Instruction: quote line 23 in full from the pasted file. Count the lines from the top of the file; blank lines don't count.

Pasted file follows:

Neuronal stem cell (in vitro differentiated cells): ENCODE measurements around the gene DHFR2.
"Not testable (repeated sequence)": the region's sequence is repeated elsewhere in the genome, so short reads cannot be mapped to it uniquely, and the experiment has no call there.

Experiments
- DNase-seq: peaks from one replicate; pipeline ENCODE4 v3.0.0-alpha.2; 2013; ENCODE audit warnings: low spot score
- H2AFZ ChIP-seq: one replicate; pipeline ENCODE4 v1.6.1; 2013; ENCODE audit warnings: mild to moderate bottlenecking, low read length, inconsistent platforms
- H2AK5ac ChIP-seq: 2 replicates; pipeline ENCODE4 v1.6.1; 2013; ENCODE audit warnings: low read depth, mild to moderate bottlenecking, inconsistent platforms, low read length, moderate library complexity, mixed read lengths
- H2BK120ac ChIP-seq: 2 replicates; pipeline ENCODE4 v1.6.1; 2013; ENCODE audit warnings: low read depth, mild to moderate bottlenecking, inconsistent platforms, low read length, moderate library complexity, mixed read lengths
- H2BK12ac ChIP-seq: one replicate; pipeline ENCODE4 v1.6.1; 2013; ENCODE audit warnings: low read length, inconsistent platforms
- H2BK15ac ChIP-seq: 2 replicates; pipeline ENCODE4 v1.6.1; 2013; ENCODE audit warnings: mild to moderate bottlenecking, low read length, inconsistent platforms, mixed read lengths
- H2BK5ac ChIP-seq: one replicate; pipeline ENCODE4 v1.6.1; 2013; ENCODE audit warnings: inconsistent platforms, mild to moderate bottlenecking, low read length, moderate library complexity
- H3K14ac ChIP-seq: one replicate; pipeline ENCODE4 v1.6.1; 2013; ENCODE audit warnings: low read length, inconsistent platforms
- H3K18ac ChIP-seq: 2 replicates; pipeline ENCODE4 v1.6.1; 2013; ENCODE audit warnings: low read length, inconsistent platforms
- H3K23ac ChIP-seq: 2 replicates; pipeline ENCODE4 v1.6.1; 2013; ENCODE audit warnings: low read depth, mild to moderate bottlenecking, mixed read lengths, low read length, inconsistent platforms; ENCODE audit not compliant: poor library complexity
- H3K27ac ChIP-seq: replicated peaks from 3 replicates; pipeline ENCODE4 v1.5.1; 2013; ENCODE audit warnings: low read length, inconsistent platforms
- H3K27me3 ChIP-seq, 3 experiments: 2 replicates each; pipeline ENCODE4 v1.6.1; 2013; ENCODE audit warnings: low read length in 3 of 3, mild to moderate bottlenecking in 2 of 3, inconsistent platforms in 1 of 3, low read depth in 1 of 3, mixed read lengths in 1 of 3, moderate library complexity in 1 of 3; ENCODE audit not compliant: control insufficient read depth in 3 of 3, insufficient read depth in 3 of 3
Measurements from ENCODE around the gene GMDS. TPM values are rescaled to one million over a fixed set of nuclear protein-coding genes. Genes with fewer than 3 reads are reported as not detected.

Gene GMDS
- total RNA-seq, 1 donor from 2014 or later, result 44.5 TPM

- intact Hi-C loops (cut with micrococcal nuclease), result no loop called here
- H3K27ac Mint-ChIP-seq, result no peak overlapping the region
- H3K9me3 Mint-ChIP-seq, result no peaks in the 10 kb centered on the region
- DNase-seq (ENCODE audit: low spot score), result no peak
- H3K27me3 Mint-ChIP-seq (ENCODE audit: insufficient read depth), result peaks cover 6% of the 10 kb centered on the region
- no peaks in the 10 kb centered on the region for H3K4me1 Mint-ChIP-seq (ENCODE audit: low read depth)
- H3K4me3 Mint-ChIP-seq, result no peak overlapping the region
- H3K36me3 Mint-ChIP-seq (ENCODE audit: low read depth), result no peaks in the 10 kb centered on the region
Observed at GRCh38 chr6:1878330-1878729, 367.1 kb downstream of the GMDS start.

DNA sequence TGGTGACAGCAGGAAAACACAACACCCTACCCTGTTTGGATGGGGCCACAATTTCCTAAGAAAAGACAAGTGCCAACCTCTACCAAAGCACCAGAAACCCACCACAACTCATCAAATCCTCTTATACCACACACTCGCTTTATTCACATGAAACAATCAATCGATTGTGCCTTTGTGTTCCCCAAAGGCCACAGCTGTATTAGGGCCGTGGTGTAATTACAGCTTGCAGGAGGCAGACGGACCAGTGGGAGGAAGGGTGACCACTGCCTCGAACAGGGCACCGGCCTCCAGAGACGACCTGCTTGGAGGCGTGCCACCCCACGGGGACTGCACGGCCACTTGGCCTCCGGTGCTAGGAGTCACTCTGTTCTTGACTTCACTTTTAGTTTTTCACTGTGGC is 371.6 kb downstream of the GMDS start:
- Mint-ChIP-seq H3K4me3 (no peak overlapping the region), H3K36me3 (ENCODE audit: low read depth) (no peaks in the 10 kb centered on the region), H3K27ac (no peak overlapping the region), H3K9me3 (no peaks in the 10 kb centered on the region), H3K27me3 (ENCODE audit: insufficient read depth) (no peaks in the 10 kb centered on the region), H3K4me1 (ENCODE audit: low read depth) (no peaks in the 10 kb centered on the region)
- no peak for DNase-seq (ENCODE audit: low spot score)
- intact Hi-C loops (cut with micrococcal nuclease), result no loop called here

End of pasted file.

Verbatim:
- H3K27me3 Mint-ChIP-seq (ENCODE audit: insufficient read depth), result peaks cover 6% of the 10 kb centered on the region